I was not, of course, overjoyed, but I didn’t read the statement in this vernacular way either. My technical training enjoined a different perspective on “eight months median mortality.” The point is a subtle one, but profound – for it embodies the distinctive way of thinking in my own field of evolutionary biology and natural history.

We still carry the historical baggage of a Platonic heritage that seeks sharp essences and definite boundaries. (Thus we hope to find an unambiguous “beginning of life” or “definition of death,” although nature often comes to us as irreducible continua.) This Platonic heritage, with its emphasis in clear distinctions and separated immutable entities, leads us to view statistical measures of central tendency wrongly, indeed opposite to the appropriate interpretation in our actual world of variation, shadings, and continua. In short, we view means and medians as the hard “realities,” and the variation that permits their calculation as a set of transient and imperfect measurements of this hidden essence. If the median is the reality and variation around the median just a device for its calculation, the “I will probably be dead in eight months” may pass as a reasonable interpretation.

But all evolutionary biologists know that variation itself is nature’s only irreducible essence. Variation is the hard reality, not a set of imperfect measures for a central tendency. Means and medians are the abstractions. Therefore, I looked at the mesothelioma statistics quite differently – and not only because I am an optimist who tends to see the doughnut instead of the hole, but primarily because I know that variation itself is the reality. I had to place myself amidst the variation.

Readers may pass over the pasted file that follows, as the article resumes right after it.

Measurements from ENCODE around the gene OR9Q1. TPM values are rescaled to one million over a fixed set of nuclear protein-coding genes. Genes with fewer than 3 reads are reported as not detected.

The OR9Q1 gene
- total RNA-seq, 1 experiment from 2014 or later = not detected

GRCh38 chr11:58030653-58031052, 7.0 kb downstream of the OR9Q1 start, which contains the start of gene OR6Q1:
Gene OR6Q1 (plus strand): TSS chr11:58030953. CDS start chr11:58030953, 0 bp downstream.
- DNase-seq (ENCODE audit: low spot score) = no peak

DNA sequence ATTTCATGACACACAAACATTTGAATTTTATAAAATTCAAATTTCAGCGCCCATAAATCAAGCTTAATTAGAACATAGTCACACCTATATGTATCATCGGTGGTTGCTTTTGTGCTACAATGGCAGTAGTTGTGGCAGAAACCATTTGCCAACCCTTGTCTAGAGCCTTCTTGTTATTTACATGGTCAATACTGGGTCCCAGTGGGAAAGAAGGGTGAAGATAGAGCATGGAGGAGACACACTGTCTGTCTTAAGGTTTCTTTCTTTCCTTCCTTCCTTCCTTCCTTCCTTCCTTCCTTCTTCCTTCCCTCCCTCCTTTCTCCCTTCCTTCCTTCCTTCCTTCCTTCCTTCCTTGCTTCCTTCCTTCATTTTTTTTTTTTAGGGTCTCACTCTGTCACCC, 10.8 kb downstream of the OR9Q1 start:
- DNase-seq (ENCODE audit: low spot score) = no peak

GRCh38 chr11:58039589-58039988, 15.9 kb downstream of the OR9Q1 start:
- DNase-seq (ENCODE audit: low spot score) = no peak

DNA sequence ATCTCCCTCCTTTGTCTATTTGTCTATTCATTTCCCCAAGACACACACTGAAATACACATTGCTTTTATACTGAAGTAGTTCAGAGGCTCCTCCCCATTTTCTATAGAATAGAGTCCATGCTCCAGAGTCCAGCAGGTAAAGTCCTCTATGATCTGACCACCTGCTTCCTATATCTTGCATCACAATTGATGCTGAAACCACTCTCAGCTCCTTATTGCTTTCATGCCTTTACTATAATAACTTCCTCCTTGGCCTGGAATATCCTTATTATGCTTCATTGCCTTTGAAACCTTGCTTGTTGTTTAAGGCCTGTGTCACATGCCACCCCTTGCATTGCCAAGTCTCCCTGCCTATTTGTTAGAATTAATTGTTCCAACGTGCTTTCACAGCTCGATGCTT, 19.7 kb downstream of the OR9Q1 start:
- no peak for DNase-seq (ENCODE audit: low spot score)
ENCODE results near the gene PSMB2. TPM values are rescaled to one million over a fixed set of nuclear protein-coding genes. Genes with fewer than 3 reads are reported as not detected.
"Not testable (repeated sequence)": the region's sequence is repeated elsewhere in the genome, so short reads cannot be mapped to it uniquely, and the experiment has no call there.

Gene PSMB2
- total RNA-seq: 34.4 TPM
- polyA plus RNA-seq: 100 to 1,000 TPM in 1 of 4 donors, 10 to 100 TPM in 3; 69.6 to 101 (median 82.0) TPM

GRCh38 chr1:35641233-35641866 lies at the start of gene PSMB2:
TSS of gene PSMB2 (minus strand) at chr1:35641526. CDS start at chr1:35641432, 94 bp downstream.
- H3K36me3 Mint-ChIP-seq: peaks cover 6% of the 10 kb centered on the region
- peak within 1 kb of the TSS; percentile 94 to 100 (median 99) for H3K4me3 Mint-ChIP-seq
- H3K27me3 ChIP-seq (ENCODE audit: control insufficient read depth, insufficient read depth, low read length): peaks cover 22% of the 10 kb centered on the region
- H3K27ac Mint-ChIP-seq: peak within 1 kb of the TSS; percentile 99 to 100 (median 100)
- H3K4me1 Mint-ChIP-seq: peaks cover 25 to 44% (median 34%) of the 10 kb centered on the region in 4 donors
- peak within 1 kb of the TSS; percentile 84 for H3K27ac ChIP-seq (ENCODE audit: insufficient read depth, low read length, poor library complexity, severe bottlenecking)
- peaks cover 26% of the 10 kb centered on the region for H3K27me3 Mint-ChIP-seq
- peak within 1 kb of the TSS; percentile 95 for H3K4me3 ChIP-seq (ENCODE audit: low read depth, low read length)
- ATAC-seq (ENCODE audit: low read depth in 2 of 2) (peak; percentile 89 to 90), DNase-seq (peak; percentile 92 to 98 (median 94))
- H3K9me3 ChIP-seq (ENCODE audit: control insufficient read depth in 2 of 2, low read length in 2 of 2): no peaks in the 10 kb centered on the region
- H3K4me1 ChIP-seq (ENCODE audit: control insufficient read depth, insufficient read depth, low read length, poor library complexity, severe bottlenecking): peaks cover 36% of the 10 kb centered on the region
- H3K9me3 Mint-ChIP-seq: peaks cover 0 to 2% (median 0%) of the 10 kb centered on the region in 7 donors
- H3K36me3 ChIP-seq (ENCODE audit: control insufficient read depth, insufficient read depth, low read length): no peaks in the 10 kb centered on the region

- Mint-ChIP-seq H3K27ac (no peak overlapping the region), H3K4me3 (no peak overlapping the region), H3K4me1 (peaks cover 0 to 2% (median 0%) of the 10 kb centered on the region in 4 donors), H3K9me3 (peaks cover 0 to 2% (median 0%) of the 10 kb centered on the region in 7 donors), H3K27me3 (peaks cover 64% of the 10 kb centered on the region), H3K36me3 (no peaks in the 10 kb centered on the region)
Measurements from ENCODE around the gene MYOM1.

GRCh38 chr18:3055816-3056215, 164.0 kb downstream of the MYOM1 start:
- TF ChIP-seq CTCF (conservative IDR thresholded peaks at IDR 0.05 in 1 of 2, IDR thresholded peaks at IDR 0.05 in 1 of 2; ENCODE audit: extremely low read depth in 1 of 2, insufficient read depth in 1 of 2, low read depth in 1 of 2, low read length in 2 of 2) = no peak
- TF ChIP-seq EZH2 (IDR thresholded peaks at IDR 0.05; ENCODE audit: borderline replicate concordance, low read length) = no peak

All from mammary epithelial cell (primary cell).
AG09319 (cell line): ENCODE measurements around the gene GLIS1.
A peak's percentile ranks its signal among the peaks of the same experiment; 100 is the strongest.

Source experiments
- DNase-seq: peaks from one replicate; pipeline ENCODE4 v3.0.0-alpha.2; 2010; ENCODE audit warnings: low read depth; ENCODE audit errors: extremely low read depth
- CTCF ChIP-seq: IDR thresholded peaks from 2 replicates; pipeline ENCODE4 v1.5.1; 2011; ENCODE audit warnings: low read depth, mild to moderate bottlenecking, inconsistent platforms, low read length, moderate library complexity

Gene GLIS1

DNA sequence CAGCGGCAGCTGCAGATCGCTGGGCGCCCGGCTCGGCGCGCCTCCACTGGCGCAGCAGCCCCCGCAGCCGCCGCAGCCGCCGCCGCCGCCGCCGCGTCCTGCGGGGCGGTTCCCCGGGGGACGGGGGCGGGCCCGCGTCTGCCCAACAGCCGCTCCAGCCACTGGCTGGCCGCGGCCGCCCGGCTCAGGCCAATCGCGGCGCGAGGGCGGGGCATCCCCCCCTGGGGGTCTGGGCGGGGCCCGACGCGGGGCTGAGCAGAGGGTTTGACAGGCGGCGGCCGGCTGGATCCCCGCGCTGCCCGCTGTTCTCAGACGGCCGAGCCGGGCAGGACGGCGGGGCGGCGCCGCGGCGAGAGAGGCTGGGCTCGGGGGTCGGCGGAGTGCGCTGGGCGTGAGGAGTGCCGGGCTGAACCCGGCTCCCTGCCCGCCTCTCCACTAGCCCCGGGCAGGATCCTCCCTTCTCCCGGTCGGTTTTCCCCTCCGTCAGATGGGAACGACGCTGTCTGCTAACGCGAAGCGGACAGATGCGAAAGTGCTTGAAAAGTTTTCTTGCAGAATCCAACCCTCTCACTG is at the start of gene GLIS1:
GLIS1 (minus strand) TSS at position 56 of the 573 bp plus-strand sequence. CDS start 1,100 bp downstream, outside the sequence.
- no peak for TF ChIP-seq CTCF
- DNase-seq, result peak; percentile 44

When I learned about the eight-month median, my first intellectual reaction was: fine, half the people will live longer; now what are my chances of being in that half. I read for a furious and nervous hour and concluded, with relief: damned good. I possessed every one of the characteristics conferring a probability of longer life: I was young; my disease had been recognized in a relatively early stage; I would receive the nation’s best medical treatment; I had the world to live for; I knew how to read the data properly and not despair.

Another technical point then added even more solace. I immediately recognized that the distribution of variation about the eight-month median would almost surely be what statisticians call “right skewed.” (In a symmetrical distribution, the profile of variation to the left of the central tendency is a mirror image of variation to the right. In skewed distributions, variation to one side of the central tendency is more stretched out – left skewed if extended to the left, right skewed if stretched out to the right.) The distribution of variation had to be right skewed, I reasoned. After all, the left of the distribution contains an irrevocable lower